As {G} is connected and compact and thus complete, we can apply the Hopf-Rinow theorem and conclude that any two points are connected by at least one geodesic, so that the Riemannian exponential map from {{\mathfrak g}} to {G} formed by following geodesics from the origin is surjective. But one can check that the Lie exponential map and Riemannian exponential map agree; for instance, this can be seen by noting that the group structure naturally defines a connection on the tangent bundle which is both torsion-free and preserves the bi-invariant metric, and must therefore agree with the Levi-Civita metric. (Alternatively, one can embed into a unitary group {U(n)} and observe that {G} is totally geodesic inside {U(n)}, because the geodesics in {U(n)} can be described explicitly in terms of one-parameter subgroups.) The claim follows. \Box

Remark 1 While it is quite nice to see Riemannian geometry come in to prove this proposition, I am curious to know if there is any other proof of surjectivity for compact connected Lie groups that does not require explicit introduction of Riemannian geometry concepts.

The other basic fact I learned recently concerns the algebraic nature of Lie groups and Lie algebras. An important family of examples of Lie groups are the algebraic groups – algebraic varieties with a group law given by algebraic maps. Given that one can always automatically upgrade the smooth structure on a Lie group to analytic structure (by using the Baker-Campbell-Hausdorff formula), it is natural to ask whether one can upgrade the structure further to an algebraic structure. Unfortunately, this is not always the case. A prototypical example of this is given by the one-parameter subgroup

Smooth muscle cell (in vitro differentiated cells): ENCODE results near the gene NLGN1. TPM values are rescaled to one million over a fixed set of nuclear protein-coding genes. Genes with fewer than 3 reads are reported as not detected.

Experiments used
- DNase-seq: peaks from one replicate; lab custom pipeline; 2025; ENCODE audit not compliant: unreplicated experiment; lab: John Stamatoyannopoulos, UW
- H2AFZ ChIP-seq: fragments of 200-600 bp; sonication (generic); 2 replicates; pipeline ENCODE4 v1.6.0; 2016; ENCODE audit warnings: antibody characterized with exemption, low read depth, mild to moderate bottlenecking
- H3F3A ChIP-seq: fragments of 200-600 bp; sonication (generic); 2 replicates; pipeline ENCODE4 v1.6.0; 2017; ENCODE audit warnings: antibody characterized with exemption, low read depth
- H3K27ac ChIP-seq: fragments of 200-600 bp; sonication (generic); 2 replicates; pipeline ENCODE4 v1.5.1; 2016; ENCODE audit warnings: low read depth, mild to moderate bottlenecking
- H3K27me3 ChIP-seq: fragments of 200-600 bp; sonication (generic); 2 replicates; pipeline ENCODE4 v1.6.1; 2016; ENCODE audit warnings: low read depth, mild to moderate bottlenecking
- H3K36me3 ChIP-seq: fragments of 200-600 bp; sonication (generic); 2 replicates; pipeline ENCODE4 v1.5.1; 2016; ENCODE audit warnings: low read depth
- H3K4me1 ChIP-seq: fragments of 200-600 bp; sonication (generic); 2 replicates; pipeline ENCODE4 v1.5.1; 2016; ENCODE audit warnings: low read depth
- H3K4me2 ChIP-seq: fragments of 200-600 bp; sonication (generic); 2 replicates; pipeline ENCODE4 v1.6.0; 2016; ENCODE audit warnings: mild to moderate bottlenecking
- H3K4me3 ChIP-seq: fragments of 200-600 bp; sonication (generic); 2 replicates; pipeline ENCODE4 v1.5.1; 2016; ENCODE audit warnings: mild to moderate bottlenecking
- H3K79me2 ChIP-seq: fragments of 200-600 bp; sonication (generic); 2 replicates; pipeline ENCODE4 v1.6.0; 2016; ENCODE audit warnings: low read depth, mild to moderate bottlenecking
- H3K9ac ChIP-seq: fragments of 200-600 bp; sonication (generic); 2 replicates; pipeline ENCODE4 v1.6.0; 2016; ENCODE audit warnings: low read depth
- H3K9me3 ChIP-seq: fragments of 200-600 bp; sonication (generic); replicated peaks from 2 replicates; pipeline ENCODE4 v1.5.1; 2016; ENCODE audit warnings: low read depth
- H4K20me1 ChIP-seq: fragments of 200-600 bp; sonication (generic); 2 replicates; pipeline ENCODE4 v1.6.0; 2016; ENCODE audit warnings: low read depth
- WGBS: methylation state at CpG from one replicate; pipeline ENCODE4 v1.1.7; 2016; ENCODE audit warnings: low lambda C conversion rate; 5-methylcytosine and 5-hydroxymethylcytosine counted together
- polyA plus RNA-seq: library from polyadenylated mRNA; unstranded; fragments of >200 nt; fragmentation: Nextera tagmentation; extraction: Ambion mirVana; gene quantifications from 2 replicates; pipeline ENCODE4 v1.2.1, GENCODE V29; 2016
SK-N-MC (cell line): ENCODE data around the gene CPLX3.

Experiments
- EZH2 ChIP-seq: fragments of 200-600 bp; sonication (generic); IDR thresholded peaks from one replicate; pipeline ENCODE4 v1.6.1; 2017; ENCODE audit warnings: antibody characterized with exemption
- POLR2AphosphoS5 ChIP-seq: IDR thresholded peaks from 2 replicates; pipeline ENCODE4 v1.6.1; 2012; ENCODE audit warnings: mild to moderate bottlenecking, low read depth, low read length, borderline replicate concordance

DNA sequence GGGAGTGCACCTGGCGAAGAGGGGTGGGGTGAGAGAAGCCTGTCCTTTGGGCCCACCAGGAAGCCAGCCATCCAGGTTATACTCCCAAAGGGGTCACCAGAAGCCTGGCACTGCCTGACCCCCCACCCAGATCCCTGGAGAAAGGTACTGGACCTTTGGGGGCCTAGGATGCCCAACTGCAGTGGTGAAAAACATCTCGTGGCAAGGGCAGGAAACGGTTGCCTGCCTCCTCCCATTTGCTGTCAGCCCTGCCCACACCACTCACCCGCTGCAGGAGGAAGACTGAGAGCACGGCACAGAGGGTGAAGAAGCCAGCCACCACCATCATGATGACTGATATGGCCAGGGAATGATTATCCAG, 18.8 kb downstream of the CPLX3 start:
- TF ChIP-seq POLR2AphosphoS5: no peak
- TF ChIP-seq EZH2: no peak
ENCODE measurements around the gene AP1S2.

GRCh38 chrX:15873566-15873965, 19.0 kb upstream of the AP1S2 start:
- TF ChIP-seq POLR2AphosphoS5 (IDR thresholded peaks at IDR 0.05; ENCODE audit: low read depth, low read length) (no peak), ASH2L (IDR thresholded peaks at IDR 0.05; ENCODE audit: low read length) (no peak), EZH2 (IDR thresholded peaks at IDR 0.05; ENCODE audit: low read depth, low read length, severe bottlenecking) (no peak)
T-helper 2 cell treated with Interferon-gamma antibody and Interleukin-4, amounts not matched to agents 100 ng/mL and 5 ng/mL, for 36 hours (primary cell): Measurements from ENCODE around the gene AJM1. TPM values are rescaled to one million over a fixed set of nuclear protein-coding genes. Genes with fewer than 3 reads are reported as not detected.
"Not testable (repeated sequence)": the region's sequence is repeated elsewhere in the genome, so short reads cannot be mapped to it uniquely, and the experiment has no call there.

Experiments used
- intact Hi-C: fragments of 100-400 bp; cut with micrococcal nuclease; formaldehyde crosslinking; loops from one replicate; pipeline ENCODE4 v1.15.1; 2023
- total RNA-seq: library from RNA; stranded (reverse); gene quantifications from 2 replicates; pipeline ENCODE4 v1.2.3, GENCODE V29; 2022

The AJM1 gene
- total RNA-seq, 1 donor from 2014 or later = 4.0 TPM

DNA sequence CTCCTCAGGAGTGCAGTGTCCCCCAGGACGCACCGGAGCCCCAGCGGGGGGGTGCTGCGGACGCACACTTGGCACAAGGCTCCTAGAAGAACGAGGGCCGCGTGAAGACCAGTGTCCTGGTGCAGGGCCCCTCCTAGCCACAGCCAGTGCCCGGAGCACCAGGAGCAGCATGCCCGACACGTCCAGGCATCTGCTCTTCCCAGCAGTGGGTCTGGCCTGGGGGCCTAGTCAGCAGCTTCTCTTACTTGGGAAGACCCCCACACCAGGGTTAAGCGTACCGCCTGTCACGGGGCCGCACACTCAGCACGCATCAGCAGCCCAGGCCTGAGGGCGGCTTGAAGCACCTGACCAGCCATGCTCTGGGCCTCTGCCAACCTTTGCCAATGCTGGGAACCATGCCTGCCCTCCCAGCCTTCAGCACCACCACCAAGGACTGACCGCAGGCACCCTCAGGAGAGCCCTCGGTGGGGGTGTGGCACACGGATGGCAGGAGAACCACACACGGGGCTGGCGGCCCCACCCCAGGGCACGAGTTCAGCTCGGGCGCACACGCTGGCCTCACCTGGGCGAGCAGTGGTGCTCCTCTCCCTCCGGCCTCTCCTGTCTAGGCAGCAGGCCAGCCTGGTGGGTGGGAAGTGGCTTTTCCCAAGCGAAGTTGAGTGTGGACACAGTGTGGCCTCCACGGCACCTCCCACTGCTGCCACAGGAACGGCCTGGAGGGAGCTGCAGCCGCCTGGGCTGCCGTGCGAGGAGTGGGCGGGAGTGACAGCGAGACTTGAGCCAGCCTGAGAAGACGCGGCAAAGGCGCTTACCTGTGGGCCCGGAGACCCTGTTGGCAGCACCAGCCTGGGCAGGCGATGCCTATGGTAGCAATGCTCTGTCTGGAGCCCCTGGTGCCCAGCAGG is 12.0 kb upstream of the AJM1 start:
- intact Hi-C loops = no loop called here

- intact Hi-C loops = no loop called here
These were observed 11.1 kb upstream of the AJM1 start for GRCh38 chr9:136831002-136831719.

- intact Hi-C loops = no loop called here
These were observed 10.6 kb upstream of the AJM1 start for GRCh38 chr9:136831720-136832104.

\displaystyle  G := \{ \begin{pmatrix} t & 0 \\ 0 & t^\alpha \end{pmatrix}: t \in {\bf R}^+ \} \ \ \ \ \ (1)

of {GL_2({\bf R})}. This is a Lie group for any exponent {\alpha \in {\bf R}}, but if {\alpha} is irrational, then the curve that {G} traces out is not an algebraic subset of {GL_2({\bf R})} (as one can see by playing around with Puiseux series).

This is not a true counterexample to the claim that every Lie group can be given the structure of an algebraic group, because one can give {G} a different algebraic structure than one inherited from the ambient group {GL_2({\bf R})}. Indeed, {G} is clearly isomorphic to the additive group {{\bf R}}, which is of course an algebraic group. However, a modification of the above construction works:

Proposition 2 There exists a Lie group {G} that cannot be given the structure of an algebraic group.

Proof: We use an example from the text of Tauvel and Yu (that I found via this MathOverflow posting). We consider the subgroup

\displaystyle  G := \{ \begin{pmatrix} 1 & 0 & 0 \\ x & t & 0 \\ y & 0 & t^\alpha \end{pmatrix}: x, y \in {\bf R}; t \in {\bf R}^+ \}

of {GL_3({\bf R})}, with {\alpha} an irrational number. This is a three-dimensional (metabelian) Lie group, whose Lie algebra {{\mathfrak g} \subset {\mathfrak gl}_3({\bf R})} is spanned by the elements

\displaystyle  X := \begin{pmatrix} 0 & 0 & 0 \\ 0 & 1 & 0 \\ 0 & 0 & \alpha \end{pmatrix}

\displaystyle  Y := \begin{pmatrix} 0 & 0 & 0 \\ -1 & 0 & 0 \\ 0 & 0 & 0 \end{pmatrix}

\displaystyle  Z := \begin{pmatrix} 0 & 0 & 0 \\ 0 & 0 & 0 \\ -\alpha & 0 & 0 \end{pmatrix}

with the Lie bracket given by

\displaystyle  [Y,X] = -Y; [Z,X] = -\alpha Z; [Y,Z] = 0.

As such, we see that if we use the basis {X, Y, Z} to identify {{\mathfrak g}} to {{\bf R}^3}, then adjoint representation of {G} is the identity map.

If {G} is an algebraic group, it is easy to see that the adjoint representation {\hbox{Ad}: G \rightarrow GL({\mathfrak g})} is also algebraic, and so {\hbox{Ad}(G) = G} is algebraic in {GL({\mathfrak g})}. Specialising to our specific example, in which adjoint representation is the identity, we conclude that if {G} has any algebraic structure, then it must also be an algebraic subgroup of {GL_3({\bf R})}; but {G} projects to the group (1) which is not algebraic, a contradiction. \Box